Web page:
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Playhouse artistic associate chronicles Cincinnati's King Records in new play

King records
King records
KJ Sanchez, founder and CEO of American Records and current artistic associate at Cincinnati’s Playhouse in the Park, has spent years finding valuable stories that chronicle our time in the form of plays, musicals and performances.
 
Through American Records, which is based in New York, she has told the story of veterans returning from Iraq and Afghanistan in a play called "ReEntry," the story of middle school students in Florida in "Like in the Middle" and explored the idea of equity in the arts in "Duck Soup," among others.

Last fall, Blake Robinson, Artistic Director of the Playhouse, commissioned her to write a play about King Records (tentatively titled "Cincinnati King") and its inimitable founder, Syd Nathan.
 
“I’ve known Blake for a good 20 years, so when he contacted me about working on a project together, I was into the idea, even before we decided what the subject matter would be,” Sanchez says.
 
Both Robinson and Sanchez recognized the need to gather input from the community to find a story that not only would make good theater, but also would include and be relevant to diverse groups not always covered in mainstream theater.
 
“It started when I got to town last July and I wanted to do a community art project through the Playhouse that would build up a dialogue,” Robinson says. “We needed a starting point for discussion, and I think it was about the time that I stumbled upon the King Records radio series on WVXU.”
 
“Once I read up on King and listened to those radio programs, I was hooked immediately and also stunned that I’d never heard of it before,” Sanchez says.
 
The King Records Story
A little context: Syd Nathan founded King Records in the Evanston neighborhood of Cincinnati in 1943. Having little education or money, he was nonetheless able to build King into a successful and innovative business within the music industry. Nathan is famous for making King into one of the first vertically integrated record labels; his headquarters on Brewster Avenue included a studio for recording talent, a record pressing plant and a distribution center, all under one roof.
 
King also set itself apart by having not only a racially diverse lineup of artists, but also an integrated staff, well before such practices were common. King was most famously the home of Soul Brother No. 1, James Brown, but also featured early doo-wop and R&B artists like Hank Ballard and Freddie King, as well as bluegrass artists like the Stanley Brothers and Cowboy Copas. By the late '60s, however, Nathan’s health was failing, and when he died in 1968, the label changed ownership several times before ultimately becoming defunct.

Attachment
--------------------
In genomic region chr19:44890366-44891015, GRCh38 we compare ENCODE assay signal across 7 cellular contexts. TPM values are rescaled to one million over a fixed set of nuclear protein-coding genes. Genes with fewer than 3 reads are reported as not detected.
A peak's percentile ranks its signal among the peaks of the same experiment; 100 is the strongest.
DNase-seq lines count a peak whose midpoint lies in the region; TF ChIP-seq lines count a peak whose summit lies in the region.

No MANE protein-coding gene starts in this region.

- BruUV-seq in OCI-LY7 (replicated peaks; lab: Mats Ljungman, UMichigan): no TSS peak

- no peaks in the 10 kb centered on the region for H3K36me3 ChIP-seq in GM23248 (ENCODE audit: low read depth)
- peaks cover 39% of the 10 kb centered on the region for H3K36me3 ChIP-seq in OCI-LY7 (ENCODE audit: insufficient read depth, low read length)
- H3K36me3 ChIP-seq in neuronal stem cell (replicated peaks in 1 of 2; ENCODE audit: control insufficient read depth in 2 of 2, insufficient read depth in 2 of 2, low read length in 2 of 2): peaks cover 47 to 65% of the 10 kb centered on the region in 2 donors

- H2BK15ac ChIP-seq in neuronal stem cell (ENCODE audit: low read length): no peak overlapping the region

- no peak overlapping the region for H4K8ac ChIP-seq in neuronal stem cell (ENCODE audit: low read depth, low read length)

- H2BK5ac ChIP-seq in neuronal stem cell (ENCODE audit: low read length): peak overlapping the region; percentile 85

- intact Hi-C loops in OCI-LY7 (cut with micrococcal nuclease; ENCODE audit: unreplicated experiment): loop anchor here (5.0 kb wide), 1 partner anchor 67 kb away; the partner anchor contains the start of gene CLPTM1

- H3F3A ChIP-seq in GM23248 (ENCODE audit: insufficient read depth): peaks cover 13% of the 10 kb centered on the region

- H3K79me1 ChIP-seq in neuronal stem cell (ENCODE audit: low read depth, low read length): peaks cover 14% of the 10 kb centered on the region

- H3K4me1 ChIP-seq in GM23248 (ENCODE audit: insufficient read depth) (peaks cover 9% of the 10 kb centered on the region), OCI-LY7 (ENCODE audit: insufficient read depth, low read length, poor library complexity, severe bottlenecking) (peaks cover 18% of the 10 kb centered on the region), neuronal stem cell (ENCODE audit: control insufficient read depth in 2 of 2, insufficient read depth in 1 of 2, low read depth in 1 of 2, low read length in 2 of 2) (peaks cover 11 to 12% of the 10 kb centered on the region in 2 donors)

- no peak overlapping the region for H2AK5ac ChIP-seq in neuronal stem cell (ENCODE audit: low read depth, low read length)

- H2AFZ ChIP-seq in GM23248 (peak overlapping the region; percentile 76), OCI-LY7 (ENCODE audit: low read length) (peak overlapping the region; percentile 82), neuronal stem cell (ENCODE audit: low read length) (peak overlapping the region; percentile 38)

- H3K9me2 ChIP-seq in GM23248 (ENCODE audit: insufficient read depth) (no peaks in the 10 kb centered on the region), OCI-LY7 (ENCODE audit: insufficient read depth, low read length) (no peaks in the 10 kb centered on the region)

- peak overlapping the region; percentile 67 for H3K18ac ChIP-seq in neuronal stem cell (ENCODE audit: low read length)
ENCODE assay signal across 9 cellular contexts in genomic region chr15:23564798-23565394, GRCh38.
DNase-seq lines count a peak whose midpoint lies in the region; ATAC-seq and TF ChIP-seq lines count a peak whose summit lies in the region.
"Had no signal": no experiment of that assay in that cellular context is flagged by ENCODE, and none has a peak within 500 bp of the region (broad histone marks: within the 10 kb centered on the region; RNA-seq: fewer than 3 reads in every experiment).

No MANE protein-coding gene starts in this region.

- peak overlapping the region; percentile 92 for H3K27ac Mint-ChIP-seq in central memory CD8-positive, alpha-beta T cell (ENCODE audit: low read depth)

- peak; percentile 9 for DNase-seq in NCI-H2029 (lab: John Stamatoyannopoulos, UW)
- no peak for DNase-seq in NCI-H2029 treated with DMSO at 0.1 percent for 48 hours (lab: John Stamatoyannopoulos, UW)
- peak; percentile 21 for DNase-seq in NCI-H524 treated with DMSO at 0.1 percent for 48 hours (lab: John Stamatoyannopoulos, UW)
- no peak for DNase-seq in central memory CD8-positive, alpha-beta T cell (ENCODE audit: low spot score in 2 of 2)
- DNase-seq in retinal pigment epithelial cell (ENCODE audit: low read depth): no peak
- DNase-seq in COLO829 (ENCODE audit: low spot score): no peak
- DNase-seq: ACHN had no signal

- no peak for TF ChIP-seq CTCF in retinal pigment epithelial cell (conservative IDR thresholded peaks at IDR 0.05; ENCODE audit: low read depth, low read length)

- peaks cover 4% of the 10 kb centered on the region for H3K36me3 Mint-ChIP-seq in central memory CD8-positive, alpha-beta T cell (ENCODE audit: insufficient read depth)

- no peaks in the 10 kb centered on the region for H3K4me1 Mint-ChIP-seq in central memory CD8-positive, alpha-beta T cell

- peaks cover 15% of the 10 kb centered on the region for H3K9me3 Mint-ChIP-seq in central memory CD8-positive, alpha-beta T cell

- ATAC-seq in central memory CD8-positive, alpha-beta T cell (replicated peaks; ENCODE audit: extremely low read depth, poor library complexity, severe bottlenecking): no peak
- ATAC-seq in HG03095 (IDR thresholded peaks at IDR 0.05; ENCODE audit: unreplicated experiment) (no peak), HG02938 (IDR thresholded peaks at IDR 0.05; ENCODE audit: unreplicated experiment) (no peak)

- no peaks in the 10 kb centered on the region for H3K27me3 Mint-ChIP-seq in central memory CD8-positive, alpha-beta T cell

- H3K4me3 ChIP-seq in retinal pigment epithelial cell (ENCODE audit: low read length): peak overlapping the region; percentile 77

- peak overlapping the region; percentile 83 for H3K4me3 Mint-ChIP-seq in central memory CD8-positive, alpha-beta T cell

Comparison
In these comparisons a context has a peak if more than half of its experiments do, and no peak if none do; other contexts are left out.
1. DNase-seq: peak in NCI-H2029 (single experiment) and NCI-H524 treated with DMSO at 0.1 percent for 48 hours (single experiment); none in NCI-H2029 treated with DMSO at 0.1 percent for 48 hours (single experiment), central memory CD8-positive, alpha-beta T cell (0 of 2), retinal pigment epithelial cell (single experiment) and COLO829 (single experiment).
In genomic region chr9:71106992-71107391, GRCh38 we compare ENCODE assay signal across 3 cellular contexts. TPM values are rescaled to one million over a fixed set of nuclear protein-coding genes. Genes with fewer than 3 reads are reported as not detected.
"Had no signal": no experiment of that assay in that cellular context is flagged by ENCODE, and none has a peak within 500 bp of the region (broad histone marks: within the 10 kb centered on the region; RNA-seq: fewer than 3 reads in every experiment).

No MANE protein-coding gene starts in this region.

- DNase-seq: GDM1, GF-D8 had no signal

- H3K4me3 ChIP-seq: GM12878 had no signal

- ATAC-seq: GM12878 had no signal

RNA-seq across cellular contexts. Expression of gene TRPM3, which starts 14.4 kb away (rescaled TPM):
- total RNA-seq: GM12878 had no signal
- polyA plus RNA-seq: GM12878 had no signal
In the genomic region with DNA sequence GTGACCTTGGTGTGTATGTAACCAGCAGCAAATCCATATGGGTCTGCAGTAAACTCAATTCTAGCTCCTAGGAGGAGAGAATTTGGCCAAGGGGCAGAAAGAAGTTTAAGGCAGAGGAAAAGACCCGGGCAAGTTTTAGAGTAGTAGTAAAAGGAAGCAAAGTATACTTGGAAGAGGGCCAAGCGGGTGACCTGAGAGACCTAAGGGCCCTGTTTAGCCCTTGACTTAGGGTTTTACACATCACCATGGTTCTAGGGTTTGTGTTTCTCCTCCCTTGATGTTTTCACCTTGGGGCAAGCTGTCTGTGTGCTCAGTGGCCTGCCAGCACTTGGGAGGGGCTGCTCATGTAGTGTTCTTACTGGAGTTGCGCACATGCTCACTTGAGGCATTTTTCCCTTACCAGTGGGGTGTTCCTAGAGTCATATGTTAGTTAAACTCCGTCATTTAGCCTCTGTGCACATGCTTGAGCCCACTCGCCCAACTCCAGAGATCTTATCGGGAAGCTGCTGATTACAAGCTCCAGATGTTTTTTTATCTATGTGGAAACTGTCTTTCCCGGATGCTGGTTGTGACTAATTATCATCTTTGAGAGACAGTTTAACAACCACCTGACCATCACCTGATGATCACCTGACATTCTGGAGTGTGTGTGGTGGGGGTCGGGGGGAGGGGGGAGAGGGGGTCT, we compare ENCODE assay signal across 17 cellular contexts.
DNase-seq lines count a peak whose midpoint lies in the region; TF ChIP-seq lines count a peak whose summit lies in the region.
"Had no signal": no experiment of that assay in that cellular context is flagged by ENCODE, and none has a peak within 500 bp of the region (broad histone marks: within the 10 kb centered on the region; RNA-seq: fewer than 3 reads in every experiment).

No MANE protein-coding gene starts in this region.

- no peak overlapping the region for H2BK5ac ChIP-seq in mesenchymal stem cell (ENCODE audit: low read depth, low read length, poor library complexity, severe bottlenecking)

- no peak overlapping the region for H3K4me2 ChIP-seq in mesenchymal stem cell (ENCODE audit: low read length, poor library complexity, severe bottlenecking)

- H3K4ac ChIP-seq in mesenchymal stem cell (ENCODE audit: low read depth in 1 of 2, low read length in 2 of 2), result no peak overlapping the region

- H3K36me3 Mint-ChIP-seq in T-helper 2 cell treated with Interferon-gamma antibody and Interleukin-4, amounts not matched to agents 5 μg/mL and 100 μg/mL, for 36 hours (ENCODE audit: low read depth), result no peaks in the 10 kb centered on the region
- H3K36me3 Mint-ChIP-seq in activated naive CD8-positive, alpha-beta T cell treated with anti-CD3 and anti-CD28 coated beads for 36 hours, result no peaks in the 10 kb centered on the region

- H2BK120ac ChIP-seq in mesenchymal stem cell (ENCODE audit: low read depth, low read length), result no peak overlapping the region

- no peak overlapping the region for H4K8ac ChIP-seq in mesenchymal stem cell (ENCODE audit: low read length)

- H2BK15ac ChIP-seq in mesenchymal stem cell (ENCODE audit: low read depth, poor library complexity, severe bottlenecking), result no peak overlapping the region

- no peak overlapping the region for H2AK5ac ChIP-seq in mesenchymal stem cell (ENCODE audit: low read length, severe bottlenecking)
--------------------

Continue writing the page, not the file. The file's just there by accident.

A Fresh Pair of Eyes
Though King’s history has been lying dormant for some time and indeed, many of the efforts to bring its legacy to the forefront have been previously documented on Soapbox (here, here and here), when Sanchez discovered King’s story, she knew she had to get to Cincinnati to learn more.
 
“Blake brought me out and connected me with some key community members,” Sanchez says. “From there, we cast as wide a net as we could and began doing interviews, which lasted about a year, until we were able to comb through everything and I made a draft.”
 
“It was up to me to gather a team of people for her to work with, comprised of staff members, board members of the Playhouse, community volunteers and CCM drama students,” Robinson says. “They became her working theater company to take on the research aspect.
 
In late August, the Playhouse hosted a free, public reading of the draft of "Cincinnati King." The Playhouse scheduled a second reading during the same weekend after tickets for the first reading quickly sold out. Momentum had begun to build as excitement around the project grew.
 
“The best thing to come out of the reading was a sense of enthusiasm and appetite to hear about King and its story,” Robinson says. “That, and a whole new list of people to interview.”
 
A Story Worth Telling
From the inception of this project through the initial readings of the play, Sanchez and Robinson, who both arrived in Cincinnati less than two years ago, have grown increasingly enamored of not only the King Records story, but the story of Cincinnati and its people.
 
“Honestly, I knew very little about the city,” Robinson admits. “We’ve come to love it in a very short period of time.”
 
Robinson has a great deal of respect for the position he holds at the Playhouse and the opportunities it affords him, “I’m eager to help lead the conversation and think about what stories we are going to tell. … I’m extraordinarily encouraged by the enthusiasm for "Cincinnati King." so I expect that more of a community aspect and non-traditional plays will be a part of that.”
 
“The first trip that Phil Pickens, the music coordinator, and I took here, our jaws dropped for five days,” Sanchez says. “We couldn’t believe all of the great things going on in Cincinnati. It’s just so great to be in a city with this much culture, this much to offer, where people are actually nice.”

Sanchez is hopeful for what the future holds for "Cincinnati King" and is asking those who would have a part in telling that story to reach out to the playhouse through Public Relations Director Connie Yeager.
 
At least in some ways, it appears that after 40 years of neglect, the legacy of King Records may receive a portion of the spotlight it rightfully deserves. At the same time, much work is still being done to ensure that more of this story is not lost.
 
To learn more and/or get involved with preserving this history, contact the Cincinnati Music Heritage Foundation.
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